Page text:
Will it go the Saffron way? Can the so-called secular combine of SP-Congress come out trumps or will the BSP spring a surprise? Answers to all that will be clear when the results for the fiercely contested UP assembly elections start trickling in from Saturday morning.
As far as the stock market is concerned, it is cautiously optimistic about a BJP victory. Since the elections began on February 11, the Nifty and Sensex have edged up 1.5% and 2% respectively, till date. Interestingly, over the same period, FIIs bought ₹17,441 crore worth of stocks even as domestic investors cashed out, selling ₹5,214 crore worth of shares.
Investors believe a strong show will strengthen the Modi government’s resolve to pursue its reform-oriented policies as it will manage a higher number of seats in the Rajya Sabha, where it is currently outnumbered by the opposition. A favourable outcome would also mean that voters have given a thumbs-up to Modi’s much criticised demonetisation move.
Though five of the seven exit polls don’t foresee the BJP crossing the 202-mark needed to form the government, the chance of a deep correction, post the results, looks unlikely. At best, the reversal of fortunes will prove to be a temporary spoiler. Market experts believe the impact will be more short-term as the focus shifts to earnings and growth.
Ambareesh Baliga, an independent market expert, says: “If exit polls are any indication, BJP is not getting a clear majority. But if they are able to form a government by forging an alliance with another party, the market would react positively to this. In that scenario, the market can even make a new high. Any other outcome, would take the market down. But it won’t last beyond 7-10 trading sessions.”
The view is that the market will look at other cues that influence its trajectory. Kunj Bansal, CIO, Centrum Wealth Management, points out that historically, assembly elections results haven’t influenced the market much. “While the Street has priced in the possibility of BJP winning, it will take any negative outcome in its stride just like it did with Delhi and Bihar elections. The focus would shift to fundamentals irrespective of the outcome.”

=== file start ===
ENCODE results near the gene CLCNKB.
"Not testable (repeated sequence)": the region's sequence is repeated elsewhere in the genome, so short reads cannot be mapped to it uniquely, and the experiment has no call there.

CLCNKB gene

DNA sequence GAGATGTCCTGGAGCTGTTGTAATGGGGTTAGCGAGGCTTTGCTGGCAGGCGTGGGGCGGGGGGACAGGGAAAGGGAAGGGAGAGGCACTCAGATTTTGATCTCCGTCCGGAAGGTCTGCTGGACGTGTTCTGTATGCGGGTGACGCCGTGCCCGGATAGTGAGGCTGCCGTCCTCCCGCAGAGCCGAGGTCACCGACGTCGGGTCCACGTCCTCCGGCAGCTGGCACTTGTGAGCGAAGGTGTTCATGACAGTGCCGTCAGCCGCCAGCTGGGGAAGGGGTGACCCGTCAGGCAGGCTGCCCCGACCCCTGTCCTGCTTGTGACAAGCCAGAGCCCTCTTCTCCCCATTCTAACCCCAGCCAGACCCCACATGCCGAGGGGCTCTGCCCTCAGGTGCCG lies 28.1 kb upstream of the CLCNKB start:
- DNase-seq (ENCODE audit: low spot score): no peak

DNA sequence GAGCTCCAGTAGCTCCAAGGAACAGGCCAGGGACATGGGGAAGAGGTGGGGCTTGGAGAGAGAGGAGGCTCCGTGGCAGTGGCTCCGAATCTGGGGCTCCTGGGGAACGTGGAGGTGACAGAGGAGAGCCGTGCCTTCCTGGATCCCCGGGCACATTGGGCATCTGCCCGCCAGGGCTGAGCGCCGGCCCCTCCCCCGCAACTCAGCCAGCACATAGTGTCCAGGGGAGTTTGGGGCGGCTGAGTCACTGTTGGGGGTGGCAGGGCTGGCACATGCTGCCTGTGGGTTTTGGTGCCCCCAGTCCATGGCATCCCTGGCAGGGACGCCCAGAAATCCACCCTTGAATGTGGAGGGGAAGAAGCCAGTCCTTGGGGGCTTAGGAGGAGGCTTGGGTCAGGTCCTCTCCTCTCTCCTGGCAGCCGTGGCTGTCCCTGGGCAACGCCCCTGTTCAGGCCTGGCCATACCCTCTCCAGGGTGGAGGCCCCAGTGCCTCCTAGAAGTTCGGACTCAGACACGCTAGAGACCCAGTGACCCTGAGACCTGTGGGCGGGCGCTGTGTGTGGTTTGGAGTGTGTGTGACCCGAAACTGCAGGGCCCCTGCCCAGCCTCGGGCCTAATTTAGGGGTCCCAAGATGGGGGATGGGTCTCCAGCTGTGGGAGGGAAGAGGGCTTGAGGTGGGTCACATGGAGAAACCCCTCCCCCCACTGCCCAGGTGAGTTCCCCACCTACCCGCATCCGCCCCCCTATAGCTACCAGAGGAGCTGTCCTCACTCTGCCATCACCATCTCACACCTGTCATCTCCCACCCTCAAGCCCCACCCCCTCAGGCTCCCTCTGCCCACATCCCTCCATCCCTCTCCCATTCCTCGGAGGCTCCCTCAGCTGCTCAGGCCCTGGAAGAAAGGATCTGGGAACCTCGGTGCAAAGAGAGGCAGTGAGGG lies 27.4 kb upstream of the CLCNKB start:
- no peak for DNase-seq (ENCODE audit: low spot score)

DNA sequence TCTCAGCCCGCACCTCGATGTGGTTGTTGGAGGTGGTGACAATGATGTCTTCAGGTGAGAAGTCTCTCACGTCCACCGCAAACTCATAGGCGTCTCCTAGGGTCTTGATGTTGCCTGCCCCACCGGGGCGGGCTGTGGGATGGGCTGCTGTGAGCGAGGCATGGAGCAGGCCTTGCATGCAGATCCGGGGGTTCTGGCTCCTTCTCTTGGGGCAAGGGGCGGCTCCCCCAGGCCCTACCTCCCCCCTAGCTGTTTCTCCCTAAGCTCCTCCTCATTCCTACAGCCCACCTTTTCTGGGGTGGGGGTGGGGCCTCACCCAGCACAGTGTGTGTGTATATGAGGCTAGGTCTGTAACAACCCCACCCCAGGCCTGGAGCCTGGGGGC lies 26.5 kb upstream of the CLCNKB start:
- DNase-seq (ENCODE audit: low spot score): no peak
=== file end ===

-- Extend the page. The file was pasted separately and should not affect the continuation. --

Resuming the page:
Concurring with Bansal is Kamlesh Kotak, director – equity research at Asian Market Securities, “The monsoon forecast and earnings numbers are what the market would be more worried about.” The Bloomberg consensus EPS estimate for the Sensex was ₹1,540 for FY17 and ₹1,848 for FY18 on 8 November when demonetisation was announced. Since then, it has been revised downwards to ₹1,435 for FY17 and to ₹1,722 for FY18.
Though foreign institutional investors have been on a buying binge, Bharat Iyer, head of research at JP Morgan, believes that fund flows will not be solely dictated by how UP votes. ”There are both domestic and global cues that the market has to contend with post-UP elections. Trump, for example, would be a major factor.”
Currently, the benchmark Sensex is trading at a one-year forward multiple of 18x, slightly above its 10-year average of 17.2x. If the BJP loses, the market could easily give up the 2% gain it has made since the polls began. If not, the party could well continue.